Connecticut Street Armory - Table of Contents
History - 74th Regimental Armory in Buffalo, New York
The text below is an excerpt from
Warren R. Baltes, The Story of the 74th Regimental Armory in Buffalo, New York
The 74th Regiment was a local unit of the New York National Guard organized in 1854. For a time, it shared its headquarters with the older 65th Regiment, but it soon became apparent that the building used just wasn't big enough to accommodate both.
In 1868, the 74th moved its headquarters to an armory at Virginia and North William Street (later Elmwood Avenue). Here it stayed for 18 years, moving out in 1886 to the newly-constructed Virginia Street Armory. The three story brick administration building's exterior measured 61' by 120', and the drill hall measured 116' by 120'. As much of an improvement as this was over its previous quarters, it was short-lived.
In 1894, the 74th Regiment numbered over five hundred officers and men, showing a net gain of nearly one hundred during that year alone. The Virginia Street Armory proved to be just too small for this fast growing membership, and newly enacted military regulations made additional room for conducting drill a necessity. The fact was also generally known that this armory was the smallest occupied by any New York Regiment.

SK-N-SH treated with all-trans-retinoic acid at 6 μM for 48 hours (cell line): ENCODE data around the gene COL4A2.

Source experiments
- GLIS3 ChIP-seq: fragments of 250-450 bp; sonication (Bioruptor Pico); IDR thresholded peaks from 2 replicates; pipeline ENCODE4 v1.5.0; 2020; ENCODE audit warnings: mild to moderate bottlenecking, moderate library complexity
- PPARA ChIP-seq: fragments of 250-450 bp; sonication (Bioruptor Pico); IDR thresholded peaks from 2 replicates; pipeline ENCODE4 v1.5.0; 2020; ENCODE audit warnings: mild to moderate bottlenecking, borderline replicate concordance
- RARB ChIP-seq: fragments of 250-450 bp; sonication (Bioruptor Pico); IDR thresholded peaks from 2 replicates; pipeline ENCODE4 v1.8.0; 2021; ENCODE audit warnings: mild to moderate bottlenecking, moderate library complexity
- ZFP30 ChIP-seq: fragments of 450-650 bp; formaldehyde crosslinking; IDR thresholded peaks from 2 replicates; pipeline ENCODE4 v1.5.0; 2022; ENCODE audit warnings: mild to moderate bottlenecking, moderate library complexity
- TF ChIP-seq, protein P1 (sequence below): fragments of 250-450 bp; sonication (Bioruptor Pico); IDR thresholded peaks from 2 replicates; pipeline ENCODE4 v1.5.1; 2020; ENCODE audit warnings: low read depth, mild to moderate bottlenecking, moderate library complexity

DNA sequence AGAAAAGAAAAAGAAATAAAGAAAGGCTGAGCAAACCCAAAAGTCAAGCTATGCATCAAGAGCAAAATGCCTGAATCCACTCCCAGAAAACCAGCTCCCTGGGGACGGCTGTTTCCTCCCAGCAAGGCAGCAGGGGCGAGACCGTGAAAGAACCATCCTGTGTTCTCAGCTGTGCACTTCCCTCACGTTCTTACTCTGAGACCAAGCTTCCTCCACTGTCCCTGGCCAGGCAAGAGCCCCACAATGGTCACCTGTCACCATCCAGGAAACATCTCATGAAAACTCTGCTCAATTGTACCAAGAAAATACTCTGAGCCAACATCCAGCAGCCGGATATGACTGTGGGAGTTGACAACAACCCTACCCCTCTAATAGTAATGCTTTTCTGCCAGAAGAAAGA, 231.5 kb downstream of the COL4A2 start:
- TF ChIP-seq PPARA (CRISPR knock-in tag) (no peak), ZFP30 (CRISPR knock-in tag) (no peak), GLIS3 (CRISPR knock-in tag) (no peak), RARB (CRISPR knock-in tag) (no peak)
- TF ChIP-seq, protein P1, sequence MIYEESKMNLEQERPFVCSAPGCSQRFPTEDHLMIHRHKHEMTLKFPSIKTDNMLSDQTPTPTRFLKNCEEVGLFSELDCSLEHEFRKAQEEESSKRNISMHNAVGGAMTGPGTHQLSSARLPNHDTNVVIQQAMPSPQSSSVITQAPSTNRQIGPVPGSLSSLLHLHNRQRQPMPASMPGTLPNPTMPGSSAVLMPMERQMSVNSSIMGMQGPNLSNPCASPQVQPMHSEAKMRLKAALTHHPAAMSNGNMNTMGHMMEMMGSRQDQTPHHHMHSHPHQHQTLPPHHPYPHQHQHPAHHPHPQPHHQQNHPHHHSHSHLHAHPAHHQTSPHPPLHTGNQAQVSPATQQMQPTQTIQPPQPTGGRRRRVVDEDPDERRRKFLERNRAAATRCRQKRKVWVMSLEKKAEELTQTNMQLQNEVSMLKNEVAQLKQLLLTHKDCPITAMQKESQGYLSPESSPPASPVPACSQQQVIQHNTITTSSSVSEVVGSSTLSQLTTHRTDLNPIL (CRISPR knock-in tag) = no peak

In his 1894 Annual Report, Adjutant General Josiah Porter brought to the attention of the State Legislature that the Regiment was "... in need of larger and more satisfactory quarters." Porter recommended that the State build a new armory for the 74th. At the time this recommendation was made, a coincidental event allowed the Regiment an opportunity to "strike while the iron was hot."
The Old Prospect Avenue Reservoir, part of a large network of city-wide fire fighting reservoirs, was relocated to the east side of the city. Its walls were leveled, allowing the site to become an abandoned, weed-grown eyesore. The Regiment was to eventually acquire the property, but not without much hard work and effort.